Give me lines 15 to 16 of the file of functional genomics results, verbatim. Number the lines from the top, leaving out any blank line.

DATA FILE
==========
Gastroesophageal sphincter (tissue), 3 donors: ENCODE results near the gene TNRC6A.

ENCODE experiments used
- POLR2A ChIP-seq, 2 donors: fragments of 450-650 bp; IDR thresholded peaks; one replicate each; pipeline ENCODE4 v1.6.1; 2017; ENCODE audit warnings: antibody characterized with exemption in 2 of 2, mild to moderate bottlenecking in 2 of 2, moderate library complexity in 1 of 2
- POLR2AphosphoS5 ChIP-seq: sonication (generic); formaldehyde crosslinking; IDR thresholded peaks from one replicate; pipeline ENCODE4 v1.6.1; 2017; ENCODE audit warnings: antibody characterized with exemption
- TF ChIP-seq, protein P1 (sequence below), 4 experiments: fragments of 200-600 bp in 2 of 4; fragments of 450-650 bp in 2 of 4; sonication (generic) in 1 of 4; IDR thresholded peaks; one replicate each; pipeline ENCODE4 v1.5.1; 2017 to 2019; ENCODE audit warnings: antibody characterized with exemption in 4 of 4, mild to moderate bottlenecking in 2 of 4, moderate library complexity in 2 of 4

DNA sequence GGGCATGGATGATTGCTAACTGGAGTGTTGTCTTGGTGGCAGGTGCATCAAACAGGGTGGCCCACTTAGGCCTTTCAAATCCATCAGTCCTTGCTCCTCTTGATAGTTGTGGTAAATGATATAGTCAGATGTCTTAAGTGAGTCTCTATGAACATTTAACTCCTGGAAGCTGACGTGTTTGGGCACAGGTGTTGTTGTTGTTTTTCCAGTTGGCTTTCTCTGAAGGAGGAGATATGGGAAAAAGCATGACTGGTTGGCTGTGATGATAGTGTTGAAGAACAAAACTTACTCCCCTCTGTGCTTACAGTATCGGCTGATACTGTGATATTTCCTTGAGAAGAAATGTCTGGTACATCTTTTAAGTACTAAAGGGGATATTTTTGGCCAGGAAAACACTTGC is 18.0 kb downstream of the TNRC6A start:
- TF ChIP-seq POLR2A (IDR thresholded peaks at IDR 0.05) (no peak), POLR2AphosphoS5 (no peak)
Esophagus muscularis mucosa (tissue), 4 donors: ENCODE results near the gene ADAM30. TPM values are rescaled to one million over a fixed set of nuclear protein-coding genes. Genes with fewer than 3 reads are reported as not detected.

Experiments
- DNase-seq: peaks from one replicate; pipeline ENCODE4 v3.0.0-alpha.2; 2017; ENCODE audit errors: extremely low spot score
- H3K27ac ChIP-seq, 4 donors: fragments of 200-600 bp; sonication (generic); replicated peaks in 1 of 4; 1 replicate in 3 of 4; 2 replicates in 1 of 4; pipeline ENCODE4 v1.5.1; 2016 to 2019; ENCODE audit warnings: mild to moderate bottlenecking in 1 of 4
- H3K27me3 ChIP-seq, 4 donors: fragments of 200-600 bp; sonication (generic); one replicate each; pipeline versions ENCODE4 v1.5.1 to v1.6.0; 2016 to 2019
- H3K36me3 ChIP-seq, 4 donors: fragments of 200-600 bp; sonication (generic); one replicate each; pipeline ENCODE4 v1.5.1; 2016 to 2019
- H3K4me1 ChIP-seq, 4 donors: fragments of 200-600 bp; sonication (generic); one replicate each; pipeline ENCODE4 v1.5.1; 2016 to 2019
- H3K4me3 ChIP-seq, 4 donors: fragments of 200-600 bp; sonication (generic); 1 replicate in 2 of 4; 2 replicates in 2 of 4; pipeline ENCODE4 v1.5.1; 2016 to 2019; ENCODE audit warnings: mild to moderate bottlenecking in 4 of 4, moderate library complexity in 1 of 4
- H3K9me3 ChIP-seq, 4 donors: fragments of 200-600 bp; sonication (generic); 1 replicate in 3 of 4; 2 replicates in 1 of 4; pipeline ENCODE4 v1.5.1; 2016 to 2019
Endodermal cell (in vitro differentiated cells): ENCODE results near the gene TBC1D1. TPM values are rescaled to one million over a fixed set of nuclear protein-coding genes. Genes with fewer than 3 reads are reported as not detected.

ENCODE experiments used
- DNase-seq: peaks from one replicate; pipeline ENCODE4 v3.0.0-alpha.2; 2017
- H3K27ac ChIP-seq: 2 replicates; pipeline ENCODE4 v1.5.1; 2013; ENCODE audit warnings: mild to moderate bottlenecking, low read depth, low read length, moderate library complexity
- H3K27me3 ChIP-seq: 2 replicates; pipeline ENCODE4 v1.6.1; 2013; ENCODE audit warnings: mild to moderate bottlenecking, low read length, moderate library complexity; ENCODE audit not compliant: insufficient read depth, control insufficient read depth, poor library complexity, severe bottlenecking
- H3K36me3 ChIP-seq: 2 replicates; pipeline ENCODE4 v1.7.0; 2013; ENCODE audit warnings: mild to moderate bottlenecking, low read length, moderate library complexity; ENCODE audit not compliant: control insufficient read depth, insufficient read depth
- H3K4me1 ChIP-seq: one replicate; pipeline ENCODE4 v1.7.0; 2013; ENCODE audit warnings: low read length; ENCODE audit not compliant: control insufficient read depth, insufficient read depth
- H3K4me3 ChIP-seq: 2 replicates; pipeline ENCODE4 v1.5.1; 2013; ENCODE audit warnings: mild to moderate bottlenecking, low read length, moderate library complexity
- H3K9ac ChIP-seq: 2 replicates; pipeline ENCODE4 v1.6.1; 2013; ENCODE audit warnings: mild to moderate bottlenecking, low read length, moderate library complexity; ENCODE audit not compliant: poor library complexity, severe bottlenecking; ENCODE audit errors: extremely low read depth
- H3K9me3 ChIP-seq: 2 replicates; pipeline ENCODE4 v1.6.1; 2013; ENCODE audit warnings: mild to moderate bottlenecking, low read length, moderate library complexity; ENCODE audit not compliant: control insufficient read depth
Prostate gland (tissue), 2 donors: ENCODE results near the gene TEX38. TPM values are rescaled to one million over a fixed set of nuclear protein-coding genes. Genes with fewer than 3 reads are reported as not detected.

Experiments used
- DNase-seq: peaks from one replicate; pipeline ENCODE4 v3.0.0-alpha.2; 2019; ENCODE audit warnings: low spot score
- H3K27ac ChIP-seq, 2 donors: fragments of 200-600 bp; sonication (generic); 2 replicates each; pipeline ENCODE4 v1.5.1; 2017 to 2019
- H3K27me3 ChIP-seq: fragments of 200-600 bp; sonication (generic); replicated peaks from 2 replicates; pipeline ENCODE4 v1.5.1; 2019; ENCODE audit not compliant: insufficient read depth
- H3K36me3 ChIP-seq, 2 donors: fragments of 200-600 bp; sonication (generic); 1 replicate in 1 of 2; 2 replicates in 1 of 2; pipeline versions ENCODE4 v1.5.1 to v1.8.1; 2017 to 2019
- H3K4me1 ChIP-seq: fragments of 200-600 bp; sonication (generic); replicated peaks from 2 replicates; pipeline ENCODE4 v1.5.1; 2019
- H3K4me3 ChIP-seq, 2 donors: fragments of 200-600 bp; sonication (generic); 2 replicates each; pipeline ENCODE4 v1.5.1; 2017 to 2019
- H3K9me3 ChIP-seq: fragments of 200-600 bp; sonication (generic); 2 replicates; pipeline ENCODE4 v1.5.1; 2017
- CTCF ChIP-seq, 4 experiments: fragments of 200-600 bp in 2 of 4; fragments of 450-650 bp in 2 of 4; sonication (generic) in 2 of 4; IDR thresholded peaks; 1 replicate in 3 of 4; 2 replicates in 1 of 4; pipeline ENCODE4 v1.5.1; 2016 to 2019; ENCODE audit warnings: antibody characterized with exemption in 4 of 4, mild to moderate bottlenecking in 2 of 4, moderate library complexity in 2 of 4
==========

- H3K4me3 ChIP-seq, 4 donors: fragments of 200-600 bp; sonication (generic); 1 replicate in 2 of 4; 2 replicates in 2 of 4; pipeline ENCODE4 v1.5.1; 2016 to 2019; ENCODE audit warnings: mild to moderate bottlenecking in 4 of 4, moderate library complexity in 1 of 4
- H3K9me3 ChIP-seq, 4 donors: fragments of 200-600 bp; sonication (generic); 1 replicate in 3 of 4; 2 replicates in 1 of 4; pipeline ENCODE4 v1.5.1; 2016 to 2019